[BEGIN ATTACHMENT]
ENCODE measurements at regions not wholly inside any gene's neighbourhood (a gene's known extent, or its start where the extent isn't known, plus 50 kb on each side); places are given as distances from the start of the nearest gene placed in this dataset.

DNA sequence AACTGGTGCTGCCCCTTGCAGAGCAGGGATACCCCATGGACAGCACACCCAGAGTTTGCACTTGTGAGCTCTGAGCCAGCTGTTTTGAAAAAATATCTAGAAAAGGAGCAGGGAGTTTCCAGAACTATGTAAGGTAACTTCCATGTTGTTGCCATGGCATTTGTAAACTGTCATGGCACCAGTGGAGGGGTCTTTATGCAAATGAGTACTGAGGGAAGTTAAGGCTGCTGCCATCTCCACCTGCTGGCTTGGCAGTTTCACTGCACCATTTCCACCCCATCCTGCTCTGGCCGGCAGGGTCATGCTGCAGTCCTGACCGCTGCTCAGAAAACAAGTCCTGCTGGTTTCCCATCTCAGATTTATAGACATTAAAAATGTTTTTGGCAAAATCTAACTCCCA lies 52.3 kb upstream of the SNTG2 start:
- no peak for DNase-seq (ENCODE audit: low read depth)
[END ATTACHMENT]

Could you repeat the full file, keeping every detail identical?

ENCODE measurements at regions not wholly inside any gene's neighbourhood (a gene's known extent, or its start where the extent isn't known, plus 50 kb on each side); places are given as distances from the start of the nearest gene placed in this dataset.

DNA sequence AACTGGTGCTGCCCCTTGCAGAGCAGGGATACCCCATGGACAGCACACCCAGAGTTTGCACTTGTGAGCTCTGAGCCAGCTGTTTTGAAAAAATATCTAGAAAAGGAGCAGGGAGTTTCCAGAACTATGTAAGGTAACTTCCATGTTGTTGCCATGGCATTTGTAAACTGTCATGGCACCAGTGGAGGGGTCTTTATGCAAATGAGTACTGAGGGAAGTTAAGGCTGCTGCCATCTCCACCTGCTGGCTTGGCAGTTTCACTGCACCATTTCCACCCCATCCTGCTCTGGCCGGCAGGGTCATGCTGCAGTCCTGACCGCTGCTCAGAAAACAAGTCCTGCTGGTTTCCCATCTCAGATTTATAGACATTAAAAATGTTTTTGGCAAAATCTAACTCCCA lies 52.3 kb upstream of the SNTG2 start:
- no peak for DNase-seq (ENCODE audit: low read depth)